According to Plan Mark 14:43-52; John 13:21-30

With Judas’ betrayal, Jesus was arrested at Gethsemane. All the disciples fled and abandoned Him. They were probably thinking, “It is finished … our hope of the Messianic Kingdom under Jesus is gone.” What they failed to realize was that everything was proceeding according to plan – Jesus’ plan. After Judas’ hypocritical kiss of betrayal, Jesus told him, “Do what you came for”. Jesus knew.

The chief priests and the scribes did not want to arrest Jesus during the feast in full view of the public, lest the multitudes riot. When Judas approached them with his offer of betrayal, they were delighted and probably discussed what would be an opportune time to seize Jesus – out of sight of the multitude and probably at night.

The Passover meal would be a good time when Jesus would be alone with His disciples but Judas did not know the location until the last moment. Only Peter and John knew the location in advance (Luke 22:8-13). In the upper room, Jesus predicted that one of the twelve would betray Him. Peter wanted to know the identity of the betrayal. Evidently seated across the table, Peter gestured to the beloved disciple (seated next to Jesus) to ask. Jesus identified Judas as the betrayer by passing him the bread but none of the disciples understood what was happening (John 13:21-30). He gave Judas an opportunity to leave the room and inform the religious leaders by telling him, "What you are about to do, do quickly." Judas probably panicked that Jesus knew; he went out immediately. And it was night.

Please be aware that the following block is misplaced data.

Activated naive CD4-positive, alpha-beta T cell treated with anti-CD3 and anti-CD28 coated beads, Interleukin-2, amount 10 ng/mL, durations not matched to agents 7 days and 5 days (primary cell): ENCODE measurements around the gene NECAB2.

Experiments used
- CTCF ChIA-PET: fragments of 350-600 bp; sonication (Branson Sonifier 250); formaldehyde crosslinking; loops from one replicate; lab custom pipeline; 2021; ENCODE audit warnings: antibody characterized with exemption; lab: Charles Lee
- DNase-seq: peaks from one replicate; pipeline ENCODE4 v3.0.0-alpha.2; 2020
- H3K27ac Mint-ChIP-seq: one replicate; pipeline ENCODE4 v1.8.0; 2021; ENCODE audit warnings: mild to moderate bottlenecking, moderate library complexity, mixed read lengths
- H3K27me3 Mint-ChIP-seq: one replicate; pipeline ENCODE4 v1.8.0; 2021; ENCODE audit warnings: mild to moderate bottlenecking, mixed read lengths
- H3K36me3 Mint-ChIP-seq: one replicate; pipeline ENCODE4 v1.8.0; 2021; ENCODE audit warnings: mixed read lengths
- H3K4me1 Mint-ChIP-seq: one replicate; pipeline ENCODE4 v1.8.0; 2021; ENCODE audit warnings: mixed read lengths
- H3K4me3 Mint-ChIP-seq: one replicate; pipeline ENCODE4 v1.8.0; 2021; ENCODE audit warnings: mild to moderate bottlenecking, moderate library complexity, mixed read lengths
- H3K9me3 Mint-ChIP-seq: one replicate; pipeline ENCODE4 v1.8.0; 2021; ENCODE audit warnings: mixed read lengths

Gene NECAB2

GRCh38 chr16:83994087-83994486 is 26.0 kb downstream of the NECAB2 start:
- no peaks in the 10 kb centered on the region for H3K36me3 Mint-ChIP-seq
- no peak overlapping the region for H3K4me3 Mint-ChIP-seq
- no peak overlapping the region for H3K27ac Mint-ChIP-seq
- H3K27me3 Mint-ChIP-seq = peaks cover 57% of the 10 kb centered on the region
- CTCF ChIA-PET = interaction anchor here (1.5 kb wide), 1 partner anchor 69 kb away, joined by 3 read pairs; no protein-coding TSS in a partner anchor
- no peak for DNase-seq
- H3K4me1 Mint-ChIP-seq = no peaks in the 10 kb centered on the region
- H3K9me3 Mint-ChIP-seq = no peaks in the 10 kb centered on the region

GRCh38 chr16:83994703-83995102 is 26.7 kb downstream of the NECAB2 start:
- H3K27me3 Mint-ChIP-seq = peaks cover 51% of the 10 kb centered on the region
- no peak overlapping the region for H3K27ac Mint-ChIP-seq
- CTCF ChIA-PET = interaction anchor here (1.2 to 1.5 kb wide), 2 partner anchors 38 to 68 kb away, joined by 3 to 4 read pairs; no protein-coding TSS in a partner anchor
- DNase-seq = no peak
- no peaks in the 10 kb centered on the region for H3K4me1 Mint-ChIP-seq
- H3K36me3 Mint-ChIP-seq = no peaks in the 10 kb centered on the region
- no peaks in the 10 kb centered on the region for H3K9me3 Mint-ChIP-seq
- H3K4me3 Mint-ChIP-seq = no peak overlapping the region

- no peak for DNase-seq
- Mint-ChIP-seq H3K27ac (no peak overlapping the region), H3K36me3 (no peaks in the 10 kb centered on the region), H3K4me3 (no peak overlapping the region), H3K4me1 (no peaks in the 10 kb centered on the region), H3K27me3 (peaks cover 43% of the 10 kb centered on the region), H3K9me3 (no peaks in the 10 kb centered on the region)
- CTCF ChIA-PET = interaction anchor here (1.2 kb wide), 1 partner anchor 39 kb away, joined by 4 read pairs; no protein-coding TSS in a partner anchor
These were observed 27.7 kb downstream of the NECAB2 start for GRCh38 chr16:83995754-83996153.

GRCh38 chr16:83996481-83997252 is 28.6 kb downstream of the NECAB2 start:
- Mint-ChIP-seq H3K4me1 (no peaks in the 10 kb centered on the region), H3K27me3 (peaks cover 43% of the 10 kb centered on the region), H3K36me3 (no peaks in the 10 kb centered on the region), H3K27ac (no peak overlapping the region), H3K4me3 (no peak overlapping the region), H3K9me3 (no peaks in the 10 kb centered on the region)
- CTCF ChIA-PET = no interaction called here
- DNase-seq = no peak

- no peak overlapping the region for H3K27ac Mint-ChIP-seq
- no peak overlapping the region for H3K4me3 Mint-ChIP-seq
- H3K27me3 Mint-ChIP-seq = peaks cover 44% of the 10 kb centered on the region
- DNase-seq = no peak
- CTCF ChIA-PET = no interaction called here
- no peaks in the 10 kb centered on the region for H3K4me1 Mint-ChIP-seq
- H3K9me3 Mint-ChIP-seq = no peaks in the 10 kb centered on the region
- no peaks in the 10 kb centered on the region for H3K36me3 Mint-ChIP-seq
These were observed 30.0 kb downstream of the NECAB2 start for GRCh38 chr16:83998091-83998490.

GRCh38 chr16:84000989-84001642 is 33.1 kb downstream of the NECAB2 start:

Judas probably led the religious leaders and soldiers back to the upper room but Jesus had already left with His disciples but Judas knew where to go next for the garden of Gethsemane was Jesus’ usual meeting place with His disciples (John 18:2). If Jesus were trying to avoid arrest, He would not go to Gethsemane.

All were not lost; Jesus was in complete control … right down to the hour of Judas’ betrayal. Jesus could have prevented His arrest with twelve legions of angels (i.e., 12 x 6,000 angels) at His disposal (Matthew 26:53). But He did not so that the Scriptures of the prophets may be fulfilled.

Through Judas’ sin, God’s purposes had been accomplished. God can and does use sin, as well as man’s obedience, to achieve His purposes, yet without forcing men to sin or excusing their sin (James 1:13-15). In Judas’ betrayal of Jesus, both divine sovereignty and human responsibility were at play.

Spiritual Exercise: You may not see how God has used your past failures and hurts to work together for your good but the Bible tells us that He is in control. You must believe this by faith. Will you trust Him?


Father, I commit my ways to you, 
Trusting you to accomplish your purposes in due time;
Help me to be still before you and wait patiently.  

Alan's Gleanings | Copyright © January 2010 by Alan S.L. Wong

· 0 · 1 · 2 · 3 · 4 · 5 · 6 · 7 · 8 · 9 · 10 · 11 · 12 · 13 · 14 · 15 · 16 ·

Author, Title or Subject: